Research on the effects of cannabis consumption on people needing anesthesia for medical procedures is growing. And new, first-of-its kind research presented Monday at the Anesthesiology 2020 annual meeting has shed new light on why medical professionals should know about a patient’s cannabis consumption.
An excerpt of this small retrospective review study has been published in the peer-reviewed Journal of Clinical Anesthesia; the authors expect that a full version under review will be published in the peer-reviewed Canadian Journal of Anesthesia.
For this study, researchers compared cannabis consumers and non-consumers before and after surgery for a broken tibia, or shin bone. In total, 118 patients seeking treatment at the University of Colorado Hospital participated in the study. One-quarter (25.4%) reported that they consumed cannabis before the surgery, though researchers did not have data related to frequency, time or date of consumption, or whether the cannabis was smoked, vaped, or eaten.
Researchers compared the amount of anesthesia needed by both groups, those who consumed cannabis and those who didn’t, and also their pain scores and how much opioid-based medication was needed.
The group who consumed cannabis needed more sevoflurane, an anesthesia. For example, this group needed 37.4 ml vs. 25 ml. This group also reported more pain, with their pain scores roughly a 6, versus 4.8, which researchers note is a “statistically significant difference.” This group also received 58% more opioid-based painkillers, or roughly an average of 155.9 morphine milligram equivalents daily vs. 98.6 milligrams for the non-consumer group.
The findings related to the need for more anesthesia surprised researchers most, lead author Ian Holmen, who is also anesthesiology resident at the University of Colorado Hospital, Aurora, told Cannabis Wire.
“We did not actually anticipate that. The main literature has suggested that there is an increased dose of Propofol required,” Holmen said, referencing a common anesthetic. “But, no one had previously reported across a broader group of patients an increased necessity for sevoflurane,” he added, referencing another drug used during anesthesia.
The main takeaway, Holmen said, is that medical providers need to be aware that there is a possibility for increased doses of sevoflurane for some patients undergoing operations. Part of the reason for that, Holmen added, is that the drug can cause low blood pressure in some patients.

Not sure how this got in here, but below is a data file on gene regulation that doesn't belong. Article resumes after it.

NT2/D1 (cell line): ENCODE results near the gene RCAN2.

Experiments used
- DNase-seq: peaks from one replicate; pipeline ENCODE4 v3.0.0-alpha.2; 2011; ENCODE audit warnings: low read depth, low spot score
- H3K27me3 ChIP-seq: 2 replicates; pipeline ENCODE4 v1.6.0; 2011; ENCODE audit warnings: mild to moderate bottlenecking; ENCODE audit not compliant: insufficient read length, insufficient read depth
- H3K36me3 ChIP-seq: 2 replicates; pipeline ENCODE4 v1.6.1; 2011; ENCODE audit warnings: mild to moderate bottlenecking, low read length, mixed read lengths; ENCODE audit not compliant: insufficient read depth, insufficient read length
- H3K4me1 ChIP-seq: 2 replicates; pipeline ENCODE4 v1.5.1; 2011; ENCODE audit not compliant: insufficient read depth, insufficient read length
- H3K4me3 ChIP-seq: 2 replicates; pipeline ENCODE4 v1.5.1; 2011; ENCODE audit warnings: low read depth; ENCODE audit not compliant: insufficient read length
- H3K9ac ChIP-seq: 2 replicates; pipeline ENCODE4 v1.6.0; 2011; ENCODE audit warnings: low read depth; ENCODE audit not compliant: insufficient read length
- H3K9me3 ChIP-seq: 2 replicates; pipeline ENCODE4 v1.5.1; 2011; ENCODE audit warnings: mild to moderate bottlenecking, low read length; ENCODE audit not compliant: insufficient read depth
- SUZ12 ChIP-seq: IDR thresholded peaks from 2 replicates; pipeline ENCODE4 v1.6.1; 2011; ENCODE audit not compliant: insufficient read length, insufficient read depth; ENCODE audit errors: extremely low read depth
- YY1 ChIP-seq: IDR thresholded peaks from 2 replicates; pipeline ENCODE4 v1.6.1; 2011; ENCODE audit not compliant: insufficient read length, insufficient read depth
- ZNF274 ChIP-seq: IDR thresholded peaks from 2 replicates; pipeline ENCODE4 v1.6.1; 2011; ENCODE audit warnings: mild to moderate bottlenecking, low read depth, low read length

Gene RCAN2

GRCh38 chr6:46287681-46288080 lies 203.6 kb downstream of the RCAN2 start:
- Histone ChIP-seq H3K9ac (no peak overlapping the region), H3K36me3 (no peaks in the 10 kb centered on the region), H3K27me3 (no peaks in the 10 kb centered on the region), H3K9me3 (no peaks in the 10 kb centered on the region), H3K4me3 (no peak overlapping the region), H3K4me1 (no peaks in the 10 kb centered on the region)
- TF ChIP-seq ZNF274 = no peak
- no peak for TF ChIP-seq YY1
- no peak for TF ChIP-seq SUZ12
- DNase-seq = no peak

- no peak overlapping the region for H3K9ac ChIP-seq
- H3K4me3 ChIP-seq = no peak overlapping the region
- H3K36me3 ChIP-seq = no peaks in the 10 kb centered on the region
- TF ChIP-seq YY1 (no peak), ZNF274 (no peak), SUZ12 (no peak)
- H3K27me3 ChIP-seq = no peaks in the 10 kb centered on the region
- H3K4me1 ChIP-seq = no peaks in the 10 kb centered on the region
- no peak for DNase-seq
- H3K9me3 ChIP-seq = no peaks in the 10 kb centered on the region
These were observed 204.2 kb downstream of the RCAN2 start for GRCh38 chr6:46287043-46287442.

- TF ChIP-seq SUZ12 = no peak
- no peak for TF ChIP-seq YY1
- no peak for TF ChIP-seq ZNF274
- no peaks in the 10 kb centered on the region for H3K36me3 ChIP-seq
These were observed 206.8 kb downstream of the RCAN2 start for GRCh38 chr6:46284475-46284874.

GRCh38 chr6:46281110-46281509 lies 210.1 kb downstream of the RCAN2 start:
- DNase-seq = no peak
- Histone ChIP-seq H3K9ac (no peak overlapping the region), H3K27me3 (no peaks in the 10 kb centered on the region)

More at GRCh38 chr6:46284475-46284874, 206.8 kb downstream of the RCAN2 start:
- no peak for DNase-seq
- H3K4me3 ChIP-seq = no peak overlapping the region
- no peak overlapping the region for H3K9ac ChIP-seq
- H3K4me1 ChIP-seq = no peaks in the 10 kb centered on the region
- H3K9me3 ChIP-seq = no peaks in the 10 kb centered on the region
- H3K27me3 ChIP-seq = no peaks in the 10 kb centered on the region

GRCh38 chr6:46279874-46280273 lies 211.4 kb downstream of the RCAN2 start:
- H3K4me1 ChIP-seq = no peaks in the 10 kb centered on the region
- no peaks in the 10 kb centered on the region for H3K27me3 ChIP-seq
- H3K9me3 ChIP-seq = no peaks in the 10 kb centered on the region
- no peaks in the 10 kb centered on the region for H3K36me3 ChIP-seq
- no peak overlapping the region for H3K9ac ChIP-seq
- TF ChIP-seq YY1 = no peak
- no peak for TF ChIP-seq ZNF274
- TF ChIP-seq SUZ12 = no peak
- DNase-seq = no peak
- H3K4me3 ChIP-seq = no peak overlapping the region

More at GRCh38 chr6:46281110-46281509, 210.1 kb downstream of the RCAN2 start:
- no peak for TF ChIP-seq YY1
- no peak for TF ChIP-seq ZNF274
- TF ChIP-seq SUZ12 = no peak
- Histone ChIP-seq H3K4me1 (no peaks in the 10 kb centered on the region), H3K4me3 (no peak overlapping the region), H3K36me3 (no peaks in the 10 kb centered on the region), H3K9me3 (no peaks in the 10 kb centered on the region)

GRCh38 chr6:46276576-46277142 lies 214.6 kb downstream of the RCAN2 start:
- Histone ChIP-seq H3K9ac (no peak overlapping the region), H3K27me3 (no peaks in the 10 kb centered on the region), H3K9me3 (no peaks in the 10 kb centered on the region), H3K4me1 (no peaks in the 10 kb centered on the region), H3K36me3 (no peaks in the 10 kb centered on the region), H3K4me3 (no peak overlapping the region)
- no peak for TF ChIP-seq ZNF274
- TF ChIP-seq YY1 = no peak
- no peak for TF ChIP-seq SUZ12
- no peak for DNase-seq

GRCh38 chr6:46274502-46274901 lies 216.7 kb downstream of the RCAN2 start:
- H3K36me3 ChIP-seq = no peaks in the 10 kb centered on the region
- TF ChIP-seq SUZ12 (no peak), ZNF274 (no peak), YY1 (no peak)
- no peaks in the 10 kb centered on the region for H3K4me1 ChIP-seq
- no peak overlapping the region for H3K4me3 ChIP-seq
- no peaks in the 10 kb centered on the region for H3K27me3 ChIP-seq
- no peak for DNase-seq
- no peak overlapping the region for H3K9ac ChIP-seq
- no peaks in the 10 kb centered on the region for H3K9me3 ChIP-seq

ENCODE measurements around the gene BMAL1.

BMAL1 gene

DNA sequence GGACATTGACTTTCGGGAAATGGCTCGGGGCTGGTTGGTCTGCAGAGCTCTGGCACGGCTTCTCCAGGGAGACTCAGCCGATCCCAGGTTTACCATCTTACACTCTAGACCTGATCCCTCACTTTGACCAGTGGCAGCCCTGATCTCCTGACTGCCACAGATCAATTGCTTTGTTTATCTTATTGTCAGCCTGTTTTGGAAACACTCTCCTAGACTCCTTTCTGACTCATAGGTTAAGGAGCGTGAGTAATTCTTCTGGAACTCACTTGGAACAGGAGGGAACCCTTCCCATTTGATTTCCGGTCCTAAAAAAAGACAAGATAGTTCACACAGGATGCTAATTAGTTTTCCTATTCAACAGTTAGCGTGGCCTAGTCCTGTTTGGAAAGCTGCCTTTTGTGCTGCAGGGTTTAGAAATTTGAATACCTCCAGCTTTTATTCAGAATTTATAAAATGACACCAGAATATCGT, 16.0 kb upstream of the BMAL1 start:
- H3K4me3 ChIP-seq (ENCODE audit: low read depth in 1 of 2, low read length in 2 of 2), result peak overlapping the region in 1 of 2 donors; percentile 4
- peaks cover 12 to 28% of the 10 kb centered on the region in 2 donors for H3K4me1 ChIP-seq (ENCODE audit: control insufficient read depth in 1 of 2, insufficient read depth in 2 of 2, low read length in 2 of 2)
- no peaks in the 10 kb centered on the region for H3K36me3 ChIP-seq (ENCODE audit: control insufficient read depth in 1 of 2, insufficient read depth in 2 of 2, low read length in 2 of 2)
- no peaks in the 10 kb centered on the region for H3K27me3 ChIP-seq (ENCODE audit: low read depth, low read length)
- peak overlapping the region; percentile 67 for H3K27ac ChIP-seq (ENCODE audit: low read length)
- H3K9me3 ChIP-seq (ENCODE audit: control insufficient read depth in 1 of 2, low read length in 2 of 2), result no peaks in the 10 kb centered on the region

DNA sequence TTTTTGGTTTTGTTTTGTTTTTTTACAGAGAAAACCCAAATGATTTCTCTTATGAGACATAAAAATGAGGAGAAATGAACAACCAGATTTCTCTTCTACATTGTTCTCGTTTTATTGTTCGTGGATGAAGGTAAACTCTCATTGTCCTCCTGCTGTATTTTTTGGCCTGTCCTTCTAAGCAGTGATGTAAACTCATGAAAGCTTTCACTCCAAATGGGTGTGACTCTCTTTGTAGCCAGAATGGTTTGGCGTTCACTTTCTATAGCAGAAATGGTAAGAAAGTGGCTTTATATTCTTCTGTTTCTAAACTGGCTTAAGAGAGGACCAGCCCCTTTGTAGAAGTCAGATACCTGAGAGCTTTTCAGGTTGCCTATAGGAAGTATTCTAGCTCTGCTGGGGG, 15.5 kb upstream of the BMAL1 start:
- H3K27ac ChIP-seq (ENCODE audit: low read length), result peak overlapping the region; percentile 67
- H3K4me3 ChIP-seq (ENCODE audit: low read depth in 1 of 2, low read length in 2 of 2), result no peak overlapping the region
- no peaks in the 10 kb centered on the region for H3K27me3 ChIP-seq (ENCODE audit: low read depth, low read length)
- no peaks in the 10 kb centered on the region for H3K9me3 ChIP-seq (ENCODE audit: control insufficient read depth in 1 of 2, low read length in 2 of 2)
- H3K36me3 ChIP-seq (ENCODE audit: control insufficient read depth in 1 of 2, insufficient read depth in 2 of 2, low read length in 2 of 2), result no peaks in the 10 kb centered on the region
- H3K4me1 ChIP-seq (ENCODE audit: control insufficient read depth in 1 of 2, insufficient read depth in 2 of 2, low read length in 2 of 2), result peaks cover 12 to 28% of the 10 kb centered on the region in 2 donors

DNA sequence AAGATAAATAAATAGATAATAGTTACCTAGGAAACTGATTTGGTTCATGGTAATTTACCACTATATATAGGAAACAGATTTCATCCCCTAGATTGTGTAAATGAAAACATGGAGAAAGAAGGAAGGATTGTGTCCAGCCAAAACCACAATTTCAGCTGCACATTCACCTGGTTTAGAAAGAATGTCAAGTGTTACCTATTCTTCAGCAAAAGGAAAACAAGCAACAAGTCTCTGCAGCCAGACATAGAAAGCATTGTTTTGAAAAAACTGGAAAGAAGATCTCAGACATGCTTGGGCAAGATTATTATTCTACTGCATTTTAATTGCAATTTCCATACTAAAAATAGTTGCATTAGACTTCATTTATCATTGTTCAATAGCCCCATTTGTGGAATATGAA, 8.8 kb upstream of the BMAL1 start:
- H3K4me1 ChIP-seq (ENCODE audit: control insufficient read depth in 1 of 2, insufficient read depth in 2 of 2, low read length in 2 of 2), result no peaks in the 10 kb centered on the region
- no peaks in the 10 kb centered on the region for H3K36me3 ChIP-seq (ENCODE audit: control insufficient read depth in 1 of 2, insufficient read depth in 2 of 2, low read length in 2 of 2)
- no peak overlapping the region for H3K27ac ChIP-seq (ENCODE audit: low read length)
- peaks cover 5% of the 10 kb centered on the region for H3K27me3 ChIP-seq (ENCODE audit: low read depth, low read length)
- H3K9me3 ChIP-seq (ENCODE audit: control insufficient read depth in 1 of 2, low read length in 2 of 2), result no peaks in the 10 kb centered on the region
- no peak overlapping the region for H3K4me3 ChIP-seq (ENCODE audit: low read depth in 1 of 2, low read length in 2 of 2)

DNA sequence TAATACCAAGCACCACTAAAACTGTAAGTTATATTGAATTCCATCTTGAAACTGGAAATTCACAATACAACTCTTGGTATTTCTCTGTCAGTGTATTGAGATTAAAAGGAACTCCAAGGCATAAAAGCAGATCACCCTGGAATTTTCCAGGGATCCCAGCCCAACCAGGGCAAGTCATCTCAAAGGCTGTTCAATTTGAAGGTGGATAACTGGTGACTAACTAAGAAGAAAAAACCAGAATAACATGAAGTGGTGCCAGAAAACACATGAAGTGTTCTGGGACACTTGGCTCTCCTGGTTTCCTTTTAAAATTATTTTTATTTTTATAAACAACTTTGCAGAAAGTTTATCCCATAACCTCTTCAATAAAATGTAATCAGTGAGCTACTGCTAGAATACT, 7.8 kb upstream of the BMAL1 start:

“For a healthy young patient, that might not be a problem at all. But for a patient who maybe has lung problems or other heart problems, comorbidities going into that case, slight adjustments or changes in blood pressure can actually be fairly consequential, depending on how severe it is,” Holmen said.
When asked whether there’s been a coordinated effort to encourage medical professionals and patients to communicate about cannabis use, Holmen said that, at least based on his time in medical school, he couldn’t recall any such “big movement.” And while doctors often ask patients about alcohol and “illicit” drug use during the collection of medical history, oftentimes a doctor won’t specifically isolate cannabis. Holmen said that in his personal practice in Colorado, where voters legalized in 2012, he’s moved to specifically asking patients about cannabis use.
“I think an initiative like that to be more deliberate about asking specifically about cannabis would be worthwhile, especially given the number of patients who are now presenting to the [operating room] with having had recreational cannabis use prior,” he said.
While other literature on cannabis consumption and pain, or anesthesia required, have been published, the other main takeaway, Holmen said, is that more research is needed, especially given the pace of legalization.
Holmen said he plans to continue research at the intersection of anesthesia and cannabis consumption.